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Coffee

 



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Overview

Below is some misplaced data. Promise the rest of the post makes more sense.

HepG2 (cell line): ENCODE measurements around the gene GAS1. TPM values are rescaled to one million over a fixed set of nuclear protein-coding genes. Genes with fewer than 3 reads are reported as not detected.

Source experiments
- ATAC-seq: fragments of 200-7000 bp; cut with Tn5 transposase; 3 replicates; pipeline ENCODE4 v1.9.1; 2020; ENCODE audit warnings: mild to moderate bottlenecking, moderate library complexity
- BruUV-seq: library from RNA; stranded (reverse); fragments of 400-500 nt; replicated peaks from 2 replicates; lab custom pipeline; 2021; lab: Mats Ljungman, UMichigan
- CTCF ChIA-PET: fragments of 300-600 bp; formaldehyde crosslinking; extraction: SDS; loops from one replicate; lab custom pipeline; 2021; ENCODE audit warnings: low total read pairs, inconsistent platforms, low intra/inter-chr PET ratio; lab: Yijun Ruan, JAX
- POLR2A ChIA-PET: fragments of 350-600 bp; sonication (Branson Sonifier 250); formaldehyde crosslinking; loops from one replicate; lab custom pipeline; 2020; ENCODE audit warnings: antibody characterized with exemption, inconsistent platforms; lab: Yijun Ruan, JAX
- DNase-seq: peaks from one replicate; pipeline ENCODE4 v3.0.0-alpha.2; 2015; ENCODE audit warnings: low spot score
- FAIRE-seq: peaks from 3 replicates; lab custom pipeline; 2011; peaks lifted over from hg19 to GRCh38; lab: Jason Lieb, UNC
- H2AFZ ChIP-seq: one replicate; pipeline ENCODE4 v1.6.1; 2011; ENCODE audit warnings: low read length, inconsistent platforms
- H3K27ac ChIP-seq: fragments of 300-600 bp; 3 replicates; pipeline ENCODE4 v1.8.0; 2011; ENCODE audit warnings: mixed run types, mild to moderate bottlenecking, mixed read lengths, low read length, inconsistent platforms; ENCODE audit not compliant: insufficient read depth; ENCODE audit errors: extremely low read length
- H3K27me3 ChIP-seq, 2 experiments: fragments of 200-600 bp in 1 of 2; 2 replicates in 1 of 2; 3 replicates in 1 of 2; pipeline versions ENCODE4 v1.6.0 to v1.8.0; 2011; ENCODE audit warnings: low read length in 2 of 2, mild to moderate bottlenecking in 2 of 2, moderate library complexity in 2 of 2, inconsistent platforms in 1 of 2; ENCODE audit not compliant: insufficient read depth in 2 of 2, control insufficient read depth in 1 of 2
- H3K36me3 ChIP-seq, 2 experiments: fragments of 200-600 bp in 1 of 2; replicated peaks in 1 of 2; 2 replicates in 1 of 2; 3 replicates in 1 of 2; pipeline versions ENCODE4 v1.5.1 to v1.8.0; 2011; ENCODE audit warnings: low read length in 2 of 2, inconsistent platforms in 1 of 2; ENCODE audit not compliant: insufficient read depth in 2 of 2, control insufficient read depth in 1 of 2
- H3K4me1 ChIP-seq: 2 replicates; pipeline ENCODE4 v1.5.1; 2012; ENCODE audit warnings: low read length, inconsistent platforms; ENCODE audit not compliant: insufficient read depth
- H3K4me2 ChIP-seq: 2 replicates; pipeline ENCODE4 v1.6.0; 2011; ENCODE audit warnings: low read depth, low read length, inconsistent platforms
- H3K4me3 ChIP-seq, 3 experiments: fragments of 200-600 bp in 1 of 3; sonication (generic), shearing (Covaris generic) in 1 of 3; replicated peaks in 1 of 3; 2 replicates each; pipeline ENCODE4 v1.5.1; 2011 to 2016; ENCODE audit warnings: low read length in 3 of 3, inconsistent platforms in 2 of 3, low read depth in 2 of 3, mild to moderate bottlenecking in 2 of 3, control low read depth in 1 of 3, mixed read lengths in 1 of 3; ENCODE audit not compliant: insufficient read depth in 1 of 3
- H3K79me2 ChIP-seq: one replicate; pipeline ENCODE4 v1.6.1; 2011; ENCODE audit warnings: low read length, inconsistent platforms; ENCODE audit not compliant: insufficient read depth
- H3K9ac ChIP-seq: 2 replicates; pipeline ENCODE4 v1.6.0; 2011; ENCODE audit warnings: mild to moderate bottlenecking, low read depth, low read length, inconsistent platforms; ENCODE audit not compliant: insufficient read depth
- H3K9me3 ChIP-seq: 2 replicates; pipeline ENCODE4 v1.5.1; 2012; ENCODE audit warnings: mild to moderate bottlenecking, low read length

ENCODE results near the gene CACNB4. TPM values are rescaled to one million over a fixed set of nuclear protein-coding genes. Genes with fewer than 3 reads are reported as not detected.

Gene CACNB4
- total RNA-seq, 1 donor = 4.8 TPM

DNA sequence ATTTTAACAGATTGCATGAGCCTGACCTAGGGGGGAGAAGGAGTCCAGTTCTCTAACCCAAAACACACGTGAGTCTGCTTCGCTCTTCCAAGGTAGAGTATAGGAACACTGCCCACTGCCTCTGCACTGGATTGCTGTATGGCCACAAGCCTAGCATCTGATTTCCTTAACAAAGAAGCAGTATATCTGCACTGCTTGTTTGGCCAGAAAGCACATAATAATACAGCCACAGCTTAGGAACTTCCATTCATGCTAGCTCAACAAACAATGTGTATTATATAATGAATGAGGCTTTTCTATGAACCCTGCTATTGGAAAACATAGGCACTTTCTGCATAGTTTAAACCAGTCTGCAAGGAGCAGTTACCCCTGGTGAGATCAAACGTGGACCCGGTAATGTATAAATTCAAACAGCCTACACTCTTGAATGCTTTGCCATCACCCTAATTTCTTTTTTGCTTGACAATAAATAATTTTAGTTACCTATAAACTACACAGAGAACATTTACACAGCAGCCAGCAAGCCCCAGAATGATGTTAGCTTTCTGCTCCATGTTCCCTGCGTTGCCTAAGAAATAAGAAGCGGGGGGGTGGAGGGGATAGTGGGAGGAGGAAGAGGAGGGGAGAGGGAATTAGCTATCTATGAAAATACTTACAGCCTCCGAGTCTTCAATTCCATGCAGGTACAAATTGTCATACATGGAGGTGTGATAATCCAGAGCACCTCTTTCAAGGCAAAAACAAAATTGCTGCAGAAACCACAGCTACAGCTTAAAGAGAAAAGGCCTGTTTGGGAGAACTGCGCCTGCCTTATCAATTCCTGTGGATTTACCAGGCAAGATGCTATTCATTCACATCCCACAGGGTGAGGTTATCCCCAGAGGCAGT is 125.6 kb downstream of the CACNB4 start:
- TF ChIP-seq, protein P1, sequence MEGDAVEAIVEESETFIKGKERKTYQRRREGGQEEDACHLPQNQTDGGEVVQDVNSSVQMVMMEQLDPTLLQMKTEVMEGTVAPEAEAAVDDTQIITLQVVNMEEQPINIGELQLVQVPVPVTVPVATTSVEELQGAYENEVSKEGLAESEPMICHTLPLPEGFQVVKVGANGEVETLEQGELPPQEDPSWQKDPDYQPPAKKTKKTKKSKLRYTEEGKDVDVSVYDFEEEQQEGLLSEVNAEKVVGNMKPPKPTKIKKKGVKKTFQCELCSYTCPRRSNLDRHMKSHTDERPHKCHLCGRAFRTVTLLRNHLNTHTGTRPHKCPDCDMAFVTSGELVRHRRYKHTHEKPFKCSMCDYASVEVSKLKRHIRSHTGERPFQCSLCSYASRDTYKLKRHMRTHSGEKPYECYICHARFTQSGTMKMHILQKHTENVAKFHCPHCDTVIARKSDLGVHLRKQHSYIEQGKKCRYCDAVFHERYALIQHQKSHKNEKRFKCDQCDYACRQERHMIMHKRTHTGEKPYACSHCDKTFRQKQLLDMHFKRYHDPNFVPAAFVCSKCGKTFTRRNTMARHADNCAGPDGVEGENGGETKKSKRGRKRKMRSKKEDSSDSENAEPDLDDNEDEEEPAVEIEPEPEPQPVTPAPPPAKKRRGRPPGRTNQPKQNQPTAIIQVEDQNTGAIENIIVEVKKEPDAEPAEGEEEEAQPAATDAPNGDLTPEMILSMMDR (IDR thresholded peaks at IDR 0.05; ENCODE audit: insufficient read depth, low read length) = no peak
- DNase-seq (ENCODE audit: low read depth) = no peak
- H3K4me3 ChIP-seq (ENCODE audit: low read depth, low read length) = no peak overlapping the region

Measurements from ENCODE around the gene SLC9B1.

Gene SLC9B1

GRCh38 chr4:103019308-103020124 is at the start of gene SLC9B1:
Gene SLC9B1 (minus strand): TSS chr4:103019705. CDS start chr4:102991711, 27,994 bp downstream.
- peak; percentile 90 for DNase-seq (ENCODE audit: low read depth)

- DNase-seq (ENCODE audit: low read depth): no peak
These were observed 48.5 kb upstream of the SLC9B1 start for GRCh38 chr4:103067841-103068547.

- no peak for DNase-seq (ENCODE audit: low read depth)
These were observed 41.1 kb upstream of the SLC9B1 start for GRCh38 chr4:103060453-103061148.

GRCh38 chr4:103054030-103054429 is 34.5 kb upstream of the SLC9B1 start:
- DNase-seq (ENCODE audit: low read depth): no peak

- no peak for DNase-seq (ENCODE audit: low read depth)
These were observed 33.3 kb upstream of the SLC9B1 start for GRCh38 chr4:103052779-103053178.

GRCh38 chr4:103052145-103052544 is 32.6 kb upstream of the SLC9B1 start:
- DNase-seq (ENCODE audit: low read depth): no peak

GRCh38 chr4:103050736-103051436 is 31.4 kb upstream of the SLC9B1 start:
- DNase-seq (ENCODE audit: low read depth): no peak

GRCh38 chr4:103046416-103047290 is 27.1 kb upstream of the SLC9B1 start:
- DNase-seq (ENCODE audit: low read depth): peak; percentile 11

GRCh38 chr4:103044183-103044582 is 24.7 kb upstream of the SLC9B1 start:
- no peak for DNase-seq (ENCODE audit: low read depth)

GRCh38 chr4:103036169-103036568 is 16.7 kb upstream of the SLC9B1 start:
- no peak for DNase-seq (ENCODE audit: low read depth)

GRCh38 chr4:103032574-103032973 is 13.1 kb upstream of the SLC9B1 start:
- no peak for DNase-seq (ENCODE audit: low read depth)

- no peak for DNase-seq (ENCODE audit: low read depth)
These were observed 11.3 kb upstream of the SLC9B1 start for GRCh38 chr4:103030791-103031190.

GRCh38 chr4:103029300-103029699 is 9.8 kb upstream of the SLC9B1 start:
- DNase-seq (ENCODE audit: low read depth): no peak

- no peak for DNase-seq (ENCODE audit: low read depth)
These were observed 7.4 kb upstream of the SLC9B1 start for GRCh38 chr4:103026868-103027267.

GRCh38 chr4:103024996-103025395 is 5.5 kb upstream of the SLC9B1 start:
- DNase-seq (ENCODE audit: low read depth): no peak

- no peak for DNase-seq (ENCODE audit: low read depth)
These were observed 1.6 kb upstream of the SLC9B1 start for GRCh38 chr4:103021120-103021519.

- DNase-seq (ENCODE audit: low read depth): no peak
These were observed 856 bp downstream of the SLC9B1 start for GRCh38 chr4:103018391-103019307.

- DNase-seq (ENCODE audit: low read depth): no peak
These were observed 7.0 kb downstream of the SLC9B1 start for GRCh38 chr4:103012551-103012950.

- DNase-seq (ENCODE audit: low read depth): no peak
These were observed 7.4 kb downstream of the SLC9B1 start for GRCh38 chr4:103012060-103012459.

It's been used as a medicine and an ingredient in wine. It's been linked with revolutionary ideas. First a food, later a beverage, coffee contributed significantly to the economic health of countries that controlled it. The coffeehouses in the Middle East and Europe that sprang up because of it became centers of intellectual ferment, often frowned upon by the authorities. Native to Ethiopia, this crop is now grown around the world and is a major commodity in the world economy. The principal species, Coffea Arabica, thrives at high elevations in a moist, mild climate where there is partial shade. That's why most of the big coffee producers are located in mountainous countries near the equator. The coffee tree is a shrublike plant with glossy, dark-green leaves and small, white, fragrant flowers. The fruit, or cherry, is initially green and gradually ripens to a dark red. Although people used to eat the coffee cherries or chew the coffee leaves, the principal interest now is in the coffee seeds or beans. Removal of the fruit from the beans requires several steps and considerable water because the inner part of the fruit is so sticky. Processors first pulp and wash the cherries, and then allow them to ferment before washing them again. During fermentation, microorganisms act on the sticky inner layer of the cherry to break it down. Finally, the seeds are dried, and a hulling machine crushes the remaining parchment covering so it can be removed. The seeds-now called green coffee beans-can be roasted in several different ways. To prepare coffee, people brew the ground-roasted beans with hot water, a process that extracts flavor and fragrance chemicals. Only those chemicals that are soluble in hot water dissolve to make the coffee. The coffee grounds are left behind. One chemical naturally present in coffee is caffeine, which is a mild stimulant. But many different chemicals are manufactured by the coffee plant, and other chemicals are created in the roasting process. Most coffee flavor comes from roasting-green coffee beans smell and taste completely different from roasted ones. Caffeine can be extracted from the beans to make decaffeinated coffee without altering the flavor much, since caffeine itself has very little flavor.

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